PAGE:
Weighing Benefits of Two Brands Choosing Best Product

I did a quick Google search before writing this article, and was quite surprised to find that the first page results in my area at least didn’t really reflect my own definition of what a brand is, and what it means to define it to your clients or customers.

First I’ll give you a few examples of what I found, and then I’ll give you my own. As with all things in life the choice is yours as to which you’ll follow or believe.


Brand – (Noun) “A type of product manufactured by a particular company under a particular name.”

Wikipedia – (First sentence and I’m not going to include references to cattle obviously)
“Brand is the “name, term, design, symbol, or any other feature that identifies one seller’s product distinct from those of other sellers.”

Government of the United Kingdom – “A brand can be a trade name, a sign, symbol, slogan or anything that is used to identify and distinguish a specific product service or business.”

Forbes – “I think “brand” is one of those words that is widely used but unevenly understood. What does “brand” mean, and how has the word’s application changed over time?”

Now these were just the top four results, but as you can see most are along the same lines. I personally thing the Forbes article was closest to being on point when it pointed out that the word “brand” was widely used, but unevenly understood.

For many of us bloggers and internet marketers, building a brand stops once we’ve decided on our company name, chosen a tagline, and had a graphic designer come up with a logo, font, and set of company colors to use. We then do our best to match our Twitter account, Facebook fan page and other creative outlets to match and think we’ve accomplished something.

I’m going to share my idea of what a brand is, and what it means for me, and those I do business with.

Branding – My Beliefs

I believe branding is first and foremost the trust that is associated with an individual or company. The logo’s, design and everything else is merely the triggers we use to remind our audience about that trust or reputation.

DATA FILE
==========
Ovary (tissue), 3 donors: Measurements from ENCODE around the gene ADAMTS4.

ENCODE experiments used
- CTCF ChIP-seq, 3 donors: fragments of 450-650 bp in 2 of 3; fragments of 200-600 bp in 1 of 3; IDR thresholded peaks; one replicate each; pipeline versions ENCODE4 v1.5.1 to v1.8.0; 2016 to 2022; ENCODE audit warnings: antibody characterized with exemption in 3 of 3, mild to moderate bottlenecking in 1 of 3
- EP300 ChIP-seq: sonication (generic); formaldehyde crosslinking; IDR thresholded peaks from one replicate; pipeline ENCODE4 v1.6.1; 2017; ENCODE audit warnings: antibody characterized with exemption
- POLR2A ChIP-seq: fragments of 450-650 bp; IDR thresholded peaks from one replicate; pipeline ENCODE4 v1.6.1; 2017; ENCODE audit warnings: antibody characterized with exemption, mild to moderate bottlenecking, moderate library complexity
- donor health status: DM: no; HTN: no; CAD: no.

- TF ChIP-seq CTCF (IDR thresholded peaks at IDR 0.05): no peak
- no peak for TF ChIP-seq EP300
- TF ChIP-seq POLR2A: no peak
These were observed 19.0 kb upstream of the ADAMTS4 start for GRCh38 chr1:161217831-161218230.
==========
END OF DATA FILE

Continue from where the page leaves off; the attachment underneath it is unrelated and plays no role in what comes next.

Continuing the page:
“It takes twenty years to build up a reputation and five minutes to ruin it. If you think about that, you’ll do things differently.” ~ Warren Buffett

Building your brand is nothing more than building trust with your audience. It’s important to point out that trust is usually influenced more by behavior and less by words so it’s important to stay congruent with your message by ensuring that you do the things you say you will even when there happens to be a price associated with it.

Integrity is easy to claim when there is no cost, but what about when it comes at a steep price?

Years ago the CEO of Huntsman International, Jon Huntsman sold a 40% share of a division within his company to Great Lakes Chemical CEO Emerson Kampen to the tune of fifty million dollars. The deal was done. Great Lakes dropped the ball, and didn’t finalize the deal for months, and during that time the markets changed and that fifty million dollar deal became valued at five times that amount.

Kampen went back to the table admitting that it was their fault for dropping the ball, and offered to meet Huntsman halfway at 150 million dollars rather than the 50 it was valued at when the deal was first agreed to. Jon Huntsman refused and the deal was done at the agreed upon price of 50 million.

He later went on to write a book about it titled “Winner’s Never Cheat; Even in difficult times” Now that is integrity! It’s no wonder Jon Huntsman went on to become one of the wealthiest men in the world.

What does your brand mean to you, and what price would you be willing to pay to see it maintained?